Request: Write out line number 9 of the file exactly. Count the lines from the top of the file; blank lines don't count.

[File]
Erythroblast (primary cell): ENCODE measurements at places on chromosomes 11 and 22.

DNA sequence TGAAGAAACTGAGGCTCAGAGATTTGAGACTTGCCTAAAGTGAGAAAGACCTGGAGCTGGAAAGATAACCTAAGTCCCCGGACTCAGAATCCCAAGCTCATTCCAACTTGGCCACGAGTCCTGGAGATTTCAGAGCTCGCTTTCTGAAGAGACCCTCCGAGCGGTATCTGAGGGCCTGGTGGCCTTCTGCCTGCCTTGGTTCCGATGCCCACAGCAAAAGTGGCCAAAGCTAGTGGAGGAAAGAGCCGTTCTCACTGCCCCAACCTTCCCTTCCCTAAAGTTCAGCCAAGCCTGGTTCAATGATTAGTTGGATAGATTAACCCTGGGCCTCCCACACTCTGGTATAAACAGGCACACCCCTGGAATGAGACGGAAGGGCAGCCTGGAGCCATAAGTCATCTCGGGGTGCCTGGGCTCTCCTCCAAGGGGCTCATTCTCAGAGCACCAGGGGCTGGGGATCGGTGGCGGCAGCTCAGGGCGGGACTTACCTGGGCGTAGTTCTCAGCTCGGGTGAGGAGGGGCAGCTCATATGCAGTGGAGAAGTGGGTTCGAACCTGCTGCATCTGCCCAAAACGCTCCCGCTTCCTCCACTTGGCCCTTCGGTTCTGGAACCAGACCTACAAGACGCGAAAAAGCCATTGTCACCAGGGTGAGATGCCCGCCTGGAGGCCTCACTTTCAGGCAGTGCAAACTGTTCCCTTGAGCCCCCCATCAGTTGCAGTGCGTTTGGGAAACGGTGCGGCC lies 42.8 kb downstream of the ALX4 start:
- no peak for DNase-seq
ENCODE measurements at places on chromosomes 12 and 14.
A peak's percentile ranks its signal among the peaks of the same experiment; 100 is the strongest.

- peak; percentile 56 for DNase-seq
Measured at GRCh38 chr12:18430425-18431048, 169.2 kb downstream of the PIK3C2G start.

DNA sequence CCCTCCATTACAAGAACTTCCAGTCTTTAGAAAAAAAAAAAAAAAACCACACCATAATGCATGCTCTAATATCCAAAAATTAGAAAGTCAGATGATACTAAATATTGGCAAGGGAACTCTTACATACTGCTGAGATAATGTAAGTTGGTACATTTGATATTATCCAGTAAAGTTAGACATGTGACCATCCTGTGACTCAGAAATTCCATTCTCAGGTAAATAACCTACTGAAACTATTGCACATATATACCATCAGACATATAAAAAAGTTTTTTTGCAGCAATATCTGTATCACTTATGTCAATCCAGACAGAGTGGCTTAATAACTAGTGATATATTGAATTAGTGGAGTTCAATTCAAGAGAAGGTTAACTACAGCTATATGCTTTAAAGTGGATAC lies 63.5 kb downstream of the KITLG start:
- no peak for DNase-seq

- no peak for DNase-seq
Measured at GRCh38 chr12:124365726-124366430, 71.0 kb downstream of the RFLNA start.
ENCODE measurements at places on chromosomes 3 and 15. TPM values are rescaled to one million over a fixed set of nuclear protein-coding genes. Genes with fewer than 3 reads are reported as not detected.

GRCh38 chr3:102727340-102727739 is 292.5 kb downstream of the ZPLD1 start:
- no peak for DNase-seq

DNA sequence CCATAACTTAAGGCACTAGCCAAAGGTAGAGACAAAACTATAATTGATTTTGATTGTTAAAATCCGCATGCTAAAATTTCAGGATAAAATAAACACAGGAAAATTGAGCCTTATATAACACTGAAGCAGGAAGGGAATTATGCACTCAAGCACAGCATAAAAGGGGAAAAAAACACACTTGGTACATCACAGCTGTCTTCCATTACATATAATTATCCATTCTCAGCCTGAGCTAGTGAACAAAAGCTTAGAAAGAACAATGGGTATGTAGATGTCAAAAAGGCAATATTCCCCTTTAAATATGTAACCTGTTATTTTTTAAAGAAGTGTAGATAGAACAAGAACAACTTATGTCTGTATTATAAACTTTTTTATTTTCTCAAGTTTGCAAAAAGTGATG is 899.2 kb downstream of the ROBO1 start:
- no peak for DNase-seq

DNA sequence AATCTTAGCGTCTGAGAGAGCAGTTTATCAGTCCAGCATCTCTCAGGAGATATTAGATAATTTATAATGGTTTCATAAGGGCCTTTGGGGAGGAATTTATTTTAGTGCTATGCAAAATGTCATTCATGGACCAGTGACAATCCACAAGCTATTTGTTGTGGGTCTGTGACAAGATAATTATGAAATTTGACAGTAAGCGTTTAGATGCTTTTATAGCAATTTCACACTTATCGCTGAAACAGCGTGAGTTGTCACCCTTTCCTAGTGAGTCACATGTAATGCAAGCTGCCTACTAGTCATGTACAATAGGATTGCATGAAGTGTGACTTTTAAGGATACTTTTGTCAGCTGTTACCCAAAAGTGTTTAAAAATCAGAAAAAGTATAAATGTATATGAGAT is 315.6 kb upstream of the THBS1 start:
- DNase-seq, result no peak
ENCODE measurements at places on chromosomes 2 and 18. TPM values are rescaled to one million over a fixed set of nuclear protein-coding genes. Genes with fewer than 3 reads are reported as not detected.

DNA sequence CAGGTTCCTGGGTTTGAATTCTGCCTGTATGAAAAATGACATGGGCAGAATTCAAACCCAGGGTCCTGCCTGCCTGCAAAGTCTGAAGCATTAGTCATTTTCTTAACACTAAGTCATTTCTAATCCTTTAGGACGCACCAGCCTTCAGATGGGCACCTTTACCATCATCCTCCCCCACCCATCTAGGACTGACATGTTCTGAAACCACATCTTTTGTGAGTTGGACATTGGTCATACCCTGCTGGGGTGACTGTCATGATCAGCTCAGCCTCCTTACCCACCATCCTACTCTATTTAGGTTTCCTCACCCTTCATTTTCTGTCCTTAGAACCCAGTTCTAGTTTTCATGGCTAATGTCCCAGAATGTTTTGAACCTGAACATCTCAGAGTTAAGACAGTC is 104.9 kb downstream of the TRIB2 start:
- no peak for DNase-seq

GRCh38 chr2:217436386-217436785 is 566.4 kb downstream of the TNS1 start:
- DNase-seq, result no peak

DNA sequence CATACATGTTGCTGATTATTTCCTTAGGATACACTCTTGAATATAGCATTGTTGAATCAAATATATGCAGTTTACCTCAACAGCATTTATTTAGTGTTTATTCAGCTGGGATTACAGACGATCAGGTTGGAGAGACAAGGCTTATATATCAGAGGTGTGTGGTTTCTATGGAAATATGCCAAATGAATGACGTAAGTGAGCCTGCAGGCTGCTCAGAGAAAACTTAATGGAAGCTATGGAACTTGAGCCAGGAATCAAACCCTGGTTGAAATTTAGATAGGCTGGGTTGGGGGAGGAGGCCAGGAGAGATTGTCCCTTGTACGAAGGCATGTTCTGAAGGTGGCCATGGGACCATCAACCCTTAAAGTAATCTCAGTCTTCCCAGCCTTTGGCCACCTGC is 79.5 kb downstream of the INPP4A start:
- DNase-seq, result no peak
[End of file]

- no peak for DNase-seq